Trender Research™

Technology meets people.

Getting the parents to jump on the technological bandwagon?

I've had a cell phone for over five years now, and I feel as if I'm a minority in my age group for that. My mother's only just gotten a cell phone last year, along with a projector, her first laptop, a new desktop, a video camera, and a digital camera. She still gets excited when the pictures show up on the digital screen. Okay, I'm exaggerating a bit, but the truth is that I feel the vast majority of the super-technology sits in my house gathering dust, or else she's yelling at my brothers for using the projector to play video games.

To her credit, my mother's always made it her business to make sure we (her children) knew the codes, the secrets, and the tricks to all the little do-dids and gadgets. I more or less owe all of my technological savvy to her. The problem is that as a business woman, and one of the busiest women I know, I'd like her to not only know how to navigate what she already has--and do more than check her email with her laptop--but be interested in learning about the next super computer she's going to buy instead of leaving it for the kids to decipher.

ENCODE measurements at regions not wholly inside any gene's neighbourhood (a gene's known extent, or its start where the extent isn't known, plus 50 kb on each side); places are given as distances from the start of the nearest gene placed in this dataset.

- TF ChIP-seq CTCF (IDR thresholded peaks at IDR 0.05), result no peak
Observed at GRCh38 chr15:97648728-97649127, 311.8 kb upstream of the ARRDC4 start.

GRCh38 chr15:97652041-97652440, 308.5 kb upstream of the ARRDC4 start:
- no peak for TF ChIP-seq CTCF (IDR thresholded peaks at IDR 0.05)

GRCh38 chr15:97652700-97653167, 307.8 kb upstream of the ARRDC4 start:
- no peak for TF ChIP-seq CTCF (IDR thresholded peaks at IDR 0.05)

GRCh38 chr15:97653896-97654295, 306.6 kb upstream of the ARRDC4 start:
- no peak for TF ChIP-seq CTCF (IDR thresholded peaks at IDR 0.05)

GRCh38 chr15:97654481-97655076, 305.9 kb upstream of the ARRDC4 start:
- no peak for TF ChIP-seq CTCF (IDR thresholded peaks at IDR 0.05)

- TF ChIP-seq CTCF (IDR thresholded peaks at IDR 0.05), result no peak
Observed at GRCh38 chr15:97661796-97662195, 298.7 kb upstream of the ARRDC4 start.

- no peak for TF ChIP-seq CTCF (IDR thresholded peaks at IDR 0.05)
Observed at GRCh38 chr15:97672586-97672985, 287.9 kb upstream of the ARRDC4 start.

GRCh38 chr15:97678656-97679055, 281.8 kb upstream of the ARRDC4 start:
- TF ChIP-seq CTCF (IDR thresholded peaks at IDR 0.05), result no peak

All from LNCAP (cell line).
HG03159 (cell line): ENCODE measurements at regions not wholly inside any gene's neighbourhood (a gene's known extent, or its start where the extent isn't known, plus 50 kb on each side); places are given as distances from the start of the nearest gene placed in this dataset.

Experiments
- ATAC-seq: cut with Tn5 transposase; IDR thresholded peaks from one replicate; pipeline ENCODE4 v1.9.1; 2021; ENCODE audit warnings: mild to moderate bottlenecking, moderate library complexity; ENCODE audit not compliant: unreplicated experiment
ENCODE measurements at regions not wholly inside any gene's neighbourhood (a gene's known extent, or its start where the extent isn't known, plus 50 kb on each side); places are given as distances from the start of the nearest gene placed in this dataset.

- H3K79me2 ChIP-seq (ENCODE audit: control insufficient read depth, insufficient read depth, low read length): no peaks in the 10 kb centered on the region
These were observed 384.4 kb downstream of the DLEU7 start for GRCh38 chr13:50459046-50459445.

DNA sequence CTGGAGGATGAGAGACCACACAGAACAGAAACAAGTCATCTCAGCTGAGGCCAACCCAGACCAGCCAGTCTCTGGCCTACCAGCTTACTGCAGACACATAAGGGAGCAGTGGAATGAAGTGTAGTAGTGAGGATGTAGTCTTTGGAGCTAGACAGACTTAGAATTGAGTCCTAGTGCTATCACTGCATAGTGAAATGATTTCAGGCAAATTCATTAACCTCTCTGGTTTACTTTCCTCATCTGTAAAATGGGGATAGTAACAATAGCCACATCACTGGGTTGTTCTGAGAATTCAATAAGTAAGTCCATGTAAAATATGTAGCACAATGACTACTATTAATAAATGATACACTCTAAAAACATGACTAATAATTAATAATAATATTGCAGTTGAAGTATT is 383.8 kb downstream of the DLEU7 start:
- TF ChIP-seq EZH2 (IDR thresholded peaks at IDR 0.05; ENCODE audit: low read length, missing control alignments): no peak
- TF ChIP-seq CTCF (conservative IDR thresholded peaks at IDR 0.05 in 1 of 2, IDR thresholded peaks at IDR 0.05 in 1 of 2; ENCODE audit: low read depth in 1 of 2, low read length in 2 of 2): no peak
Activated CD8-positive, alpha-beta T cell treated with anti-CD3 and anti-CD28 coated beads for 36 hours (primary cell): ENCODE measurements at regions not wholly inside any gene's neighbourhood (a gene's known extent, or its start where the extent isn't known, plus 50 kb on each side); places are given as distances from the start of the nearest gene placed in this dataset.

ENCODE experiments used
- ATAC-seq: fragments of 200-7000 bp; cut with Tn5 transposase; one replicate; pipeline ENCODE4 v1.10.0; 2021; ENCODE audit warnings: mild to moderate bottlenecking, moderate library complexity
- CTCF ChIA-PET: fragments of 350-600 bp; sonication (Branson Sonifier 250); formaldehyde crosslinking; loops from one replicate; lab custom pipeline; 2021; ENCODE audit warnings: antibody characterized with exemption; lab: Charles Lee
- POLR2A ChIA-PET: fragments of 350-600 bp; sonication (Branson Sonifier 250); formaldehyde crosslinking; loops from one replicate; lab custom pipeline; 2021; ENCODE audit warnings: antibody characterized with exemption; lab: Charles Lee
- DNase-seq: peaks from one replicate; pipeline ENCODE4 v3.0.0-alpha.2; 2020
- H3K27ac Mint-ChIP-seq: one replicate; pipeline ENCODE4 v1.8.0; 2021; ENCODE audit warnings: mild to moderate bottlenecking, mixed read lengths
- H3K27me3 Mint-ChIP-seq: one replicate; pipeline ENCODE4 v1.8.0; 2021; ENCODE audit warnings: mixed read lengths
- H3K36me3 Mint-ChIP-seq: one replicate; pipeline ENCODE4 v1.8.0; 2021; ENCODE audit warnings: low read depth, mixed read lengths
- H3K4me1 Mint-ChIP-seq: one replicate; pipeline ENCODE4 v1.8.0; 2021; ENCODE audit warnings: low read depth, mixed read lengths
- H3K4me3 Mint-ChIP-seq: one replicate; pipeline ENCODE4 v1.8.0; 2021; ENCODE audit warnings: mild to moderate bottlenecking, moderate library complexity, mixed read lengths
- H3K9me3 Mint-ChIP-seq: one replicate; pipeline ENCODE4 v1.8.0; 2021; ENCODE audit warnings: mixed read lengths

I myself get frustrated if it takes me an hour to figure out how to make a call on my new cell phone, but I'll never buy a phone that can do everything short of writing my college essays unless I'm determined to use everything. Mother dear is another entirely. Whether that means easier, more clear assembly instructions for the unsavvy, or simplified technology, something's got give.


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Comment by Dan Kusnetzky on March 28, 2009 at 6:12pm
At least part of the issue is that man suppliers see the creation of documentation as one of the final steps in creating a product rather than an important part of the design of the products. After all, if it is difficult to describe how to use something in simple language, it is very likely that that product is badly designed and too hard to use.

Another side of this is that many (my wife included) act as if very complex, multifunction devices should be so intuitive that there is no read to read the documentation. That feeling may be enhanced when an attempt is made to read documentation is is trying to paper over badly designed products.

Dan K

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